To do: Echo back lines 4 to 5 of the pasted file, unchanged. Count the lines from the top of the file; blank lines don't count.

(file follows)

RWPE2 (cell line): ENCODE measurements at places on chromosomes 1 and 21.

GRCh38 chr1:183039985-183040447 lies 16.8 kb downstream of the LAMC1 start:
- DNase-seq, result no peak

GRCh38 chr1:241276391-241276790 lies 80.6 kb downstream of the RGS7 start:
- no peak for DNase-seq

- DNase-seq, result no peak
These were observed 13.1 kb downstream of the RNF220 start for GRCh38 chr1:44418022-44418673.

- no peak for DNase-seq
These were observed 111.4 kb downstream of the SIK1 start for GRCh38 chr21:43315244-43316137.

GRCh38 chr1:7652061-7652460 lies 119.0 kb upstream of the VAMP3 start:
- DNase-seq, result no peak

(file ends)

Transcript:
GRCh38 chr1:241276391-241276790 lies 80.6 kb downstream of the RGS7 start:
- no peak for DNase-seq